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Media:How is your web? Accessible? Readable?

From: David Poehlman <poehlman1@comcast.net>
Date: Fri, 26 Sep 2003 07:35:07 -0400
Message-ID: <004d01c38422$3ddd3e90$6501a8c0@handsontech>
To: "wai-ig list" <w3c-wai-ig@w3.org>

I've placed the article below the uri because the article is short and the
uri is long.
Government Web sites struggling to be accessible

Government Web sites struggling to be accessible
By Jason Miller,
GCN Staff
An analysis of more than 1,600 state and 60 federal Web sites found the
number of online services has jumped by 21 percent in the past year, but
remains a lingering problem.

Researchers from Brown Universityís Taubman Center for Public Policy earlier
this week released their
fourth annual survey
of federal and state Web sites. They discovered most sites are written at a
level too high for the average American and most do not meet accessibility

Using the Flesch-Kincaid testóa standard reading tool used by the Department
of Defenseóresearchers found 68 percent of state sites read at a 12th-grade
level compared to 63 percent of all federal sites. National literacy
statistics indicate that half of Americans read at an eighth-grade level.

Examiners also found federal and state Web sites missed the mark in meeting
disability accessibility standards. Forty-seven percent of federal sites
the World Wide Web Consortium standard, and 22 percent meet Section 508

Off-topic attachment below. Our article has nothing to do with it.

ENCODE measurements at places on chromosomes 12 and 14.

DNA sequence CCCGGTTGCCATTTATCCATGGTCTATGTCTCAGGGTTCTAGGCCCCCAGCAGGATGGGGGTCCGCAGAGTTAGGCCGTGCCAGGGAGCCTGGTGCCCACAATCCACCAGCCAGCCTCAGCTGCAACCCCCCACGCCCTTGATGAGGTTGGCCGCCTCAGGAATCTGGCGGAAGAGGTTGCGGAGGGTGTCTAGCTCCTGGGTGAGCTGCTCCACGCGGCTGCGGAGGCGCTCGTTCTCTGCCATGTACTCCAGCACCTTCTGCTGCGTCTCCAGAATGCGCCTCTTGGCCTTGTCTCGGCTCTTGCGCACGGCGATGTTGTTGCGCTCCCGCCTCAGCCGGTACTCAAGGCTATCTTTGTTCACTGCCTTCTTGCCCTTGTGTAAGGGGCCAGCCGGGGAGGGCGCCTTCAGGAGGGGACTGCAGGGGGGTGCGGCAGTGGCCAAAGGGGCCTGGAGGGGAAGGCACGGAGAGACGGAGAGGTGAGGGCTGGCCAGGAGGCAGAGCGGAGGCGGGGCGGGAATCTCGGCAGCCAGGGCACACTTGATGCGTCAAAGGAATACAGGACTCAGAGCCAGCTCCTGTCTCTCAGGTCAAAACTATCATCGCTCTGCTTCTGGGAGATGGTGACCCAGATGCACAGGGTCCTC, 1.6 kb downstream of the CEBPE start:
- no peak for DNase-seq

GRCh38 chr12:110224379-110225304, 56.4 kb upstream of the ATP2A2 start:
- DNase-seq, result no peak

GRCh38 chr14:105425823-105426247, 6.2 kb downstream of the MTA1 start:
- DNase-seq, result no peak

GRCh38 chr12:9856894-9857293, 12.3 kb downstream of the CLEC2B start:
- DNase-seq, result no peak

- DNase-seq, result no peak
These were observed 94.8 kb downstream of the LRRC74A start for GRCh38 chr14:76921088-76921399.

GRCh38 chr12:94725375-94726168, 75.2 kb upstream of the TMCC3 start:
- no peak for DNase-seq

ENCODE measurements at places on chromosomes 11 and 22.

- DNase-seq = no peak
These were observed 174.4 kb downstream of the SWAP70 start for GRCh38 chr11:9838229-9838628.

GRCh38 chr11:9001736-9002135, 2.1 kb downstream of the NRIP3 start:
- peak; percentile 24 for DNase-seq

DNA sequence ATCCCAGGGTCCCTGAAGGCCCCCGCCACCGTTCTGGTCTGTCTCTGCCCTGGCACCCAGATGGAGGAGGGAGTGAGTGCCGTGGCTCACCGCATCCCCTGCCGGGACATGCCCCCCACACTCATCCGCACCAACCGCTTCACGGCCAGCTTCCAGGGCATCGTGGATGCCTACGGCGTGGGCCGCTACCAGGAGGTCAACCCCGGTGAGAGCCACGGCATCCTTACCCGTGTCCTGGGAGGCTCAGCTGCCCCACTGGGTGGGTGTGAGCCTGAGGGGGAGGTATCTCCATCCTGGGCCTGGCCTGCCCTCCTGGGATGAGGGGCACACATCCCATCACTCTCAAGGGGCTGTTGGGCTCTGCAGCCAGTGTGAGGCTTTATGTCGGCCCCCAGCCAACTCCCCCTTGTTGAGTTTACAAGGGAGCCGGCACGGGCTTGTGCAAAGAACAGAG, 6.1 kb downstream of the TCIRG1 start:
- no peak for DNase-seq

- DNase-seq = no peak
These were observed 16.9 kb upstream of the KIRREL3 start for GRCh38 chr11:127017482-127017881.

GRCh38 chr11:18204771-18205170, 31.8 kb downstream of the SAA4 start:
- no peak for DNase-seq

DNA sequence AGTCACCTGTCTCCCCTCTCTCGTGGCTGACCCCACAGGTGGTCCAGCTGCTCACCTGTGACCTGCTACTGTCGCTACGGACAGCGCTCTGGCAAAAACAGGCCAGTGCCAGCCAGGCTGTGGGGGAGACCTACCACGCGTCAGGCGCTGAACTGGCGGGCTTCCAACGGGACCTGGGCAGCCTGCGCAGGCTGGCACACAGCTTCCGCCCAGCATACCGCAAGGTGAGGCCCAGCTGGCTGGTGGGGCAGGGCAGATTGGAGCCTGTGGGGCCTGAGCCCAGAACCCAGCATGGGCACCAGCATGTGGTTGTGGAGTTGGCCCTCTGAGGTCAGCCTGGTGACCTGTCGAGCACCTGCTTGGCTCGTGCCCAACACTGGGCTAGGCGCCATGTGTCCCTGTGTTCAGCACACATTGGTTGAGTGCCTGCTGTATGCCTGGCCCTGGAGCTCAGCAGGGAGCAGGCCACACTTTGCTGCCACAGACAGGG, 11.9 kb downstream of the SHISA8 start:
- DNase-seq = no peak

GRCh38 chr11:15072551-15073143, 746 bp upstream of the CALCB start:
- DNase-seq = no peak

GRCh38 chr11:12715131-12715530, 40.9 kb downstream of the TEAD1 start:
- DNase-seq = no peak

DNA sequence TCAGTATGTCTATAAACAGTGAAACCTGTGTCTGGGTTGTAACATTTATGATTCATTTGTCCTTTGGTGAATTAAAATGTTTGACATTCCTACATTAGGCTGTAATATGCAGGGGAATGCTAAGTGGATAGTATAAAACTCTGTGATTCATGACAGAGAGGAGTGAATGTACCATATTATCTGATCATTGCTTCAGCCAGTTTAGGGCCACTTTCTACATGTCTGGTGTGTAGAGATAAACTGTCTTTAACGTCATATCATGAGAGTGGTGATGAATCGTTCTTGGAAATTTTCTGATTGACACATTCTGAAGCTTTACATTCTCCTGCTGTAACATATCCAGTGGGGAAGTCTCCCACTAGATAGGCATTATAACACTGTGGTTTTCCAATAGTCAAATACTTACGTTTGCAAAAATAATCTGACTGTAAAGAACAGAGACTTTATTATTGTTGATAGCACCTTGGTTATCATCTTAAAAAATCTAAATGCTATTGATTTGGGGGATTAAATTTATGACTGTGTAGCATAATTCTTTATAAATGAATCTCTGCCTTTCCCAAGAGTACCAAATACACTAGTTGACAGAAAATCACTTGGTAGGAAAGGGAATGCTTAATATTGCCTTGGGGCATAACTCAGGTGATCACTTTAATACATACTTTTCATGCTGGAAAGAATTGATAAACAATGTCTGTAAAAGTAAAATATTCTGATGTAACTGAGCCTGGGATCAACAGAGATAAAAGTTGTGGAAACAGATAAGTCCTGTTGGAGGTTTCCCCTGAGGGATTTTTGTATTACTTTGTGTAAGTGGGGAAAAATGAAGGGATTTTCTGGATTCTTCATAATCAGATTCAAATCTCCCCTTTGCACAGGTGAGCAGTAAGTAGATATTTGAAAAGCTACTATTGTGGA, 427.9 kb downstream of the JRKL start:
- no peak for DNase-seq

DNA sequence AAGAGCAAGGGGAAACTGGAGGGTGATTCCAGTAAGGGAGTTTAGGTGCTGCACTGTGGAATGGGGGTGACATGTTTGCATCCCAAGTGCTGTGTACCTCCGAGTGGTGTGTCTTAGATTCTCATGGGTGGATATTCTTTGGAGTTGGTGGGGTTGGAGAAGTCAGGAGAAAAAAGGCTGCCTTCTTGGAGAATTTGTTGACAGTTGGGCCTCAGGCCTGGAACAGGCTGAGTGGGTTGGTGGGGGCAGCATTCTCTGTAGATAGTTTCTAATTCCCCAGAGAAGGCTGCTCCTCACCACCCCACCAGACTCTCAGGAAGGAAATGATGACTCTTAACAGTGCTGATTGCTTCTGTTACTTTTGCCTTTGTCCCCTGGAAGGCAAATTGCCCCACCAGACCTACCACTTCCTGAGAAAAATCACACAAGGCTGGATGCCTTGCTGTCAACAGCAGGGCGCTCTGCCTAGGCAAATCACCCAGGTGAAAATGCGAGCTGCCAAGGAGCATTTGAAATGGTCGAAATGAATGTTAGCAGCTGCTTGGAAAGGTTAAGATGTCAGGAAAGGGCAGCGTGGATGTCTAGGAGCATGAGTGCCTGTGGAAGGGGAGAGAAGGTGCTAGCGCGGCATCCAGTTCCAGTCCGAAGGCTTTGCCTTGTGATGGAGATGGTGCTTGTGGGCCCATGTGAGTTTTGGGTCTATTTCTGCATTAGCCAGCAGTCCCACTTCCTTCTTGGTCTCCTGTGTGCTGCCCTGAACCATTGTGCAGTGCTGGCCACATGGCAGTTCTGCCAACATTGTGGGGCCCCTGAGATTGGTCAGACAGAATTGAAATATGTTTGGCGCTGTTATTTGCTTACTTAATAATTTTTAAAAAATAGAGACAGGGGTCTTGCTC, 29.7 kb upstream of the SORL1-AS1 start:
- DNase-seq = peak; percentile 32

standards. States fared worse, as 33 percent meet the W3C and 24 percent
meet the
508 requirements.

One of the biggest improvements is the number of Web sites with foreign
translation tools or offering publications in foreign languages, researchers
The percent of Web sites catering to non-English speakers jumped to 13
percent from seven percent among all sites. Forty percent of federal Web
sites offer
foreign-language translation compared to 12 percent of state sites,
researchers found.

Among federal sites, the General Services Administrationís FirstGov portal
received the top score of 84 points. Sites received points in the ratings
features such as accessibility, readability, database access and fees. The
Federal Communications Commission, Social Security Administration, IRS and
of Congress completed the top five federal sites. Last year, the FCC was
ranked highest.

Massachusetts received the top score among all states with 46.3. Texas,
Indiana, Tennessee and California rounded out the top five.

Researchers recommended that state and federal webmasters should:

Strive for clear and simple language
Pay more attention to disability access
Verify claims of accessibility-standard compliance regularly
Issue easily accessible privacy statements
Design sites to include logical navigation, easy-to-find clusters of
services and improved search functions.

© 2003 PostNewsweek Tech Media, a division of Post Newsweek Media
Received on Friday, 26 September 2003 07:35:58 UTC

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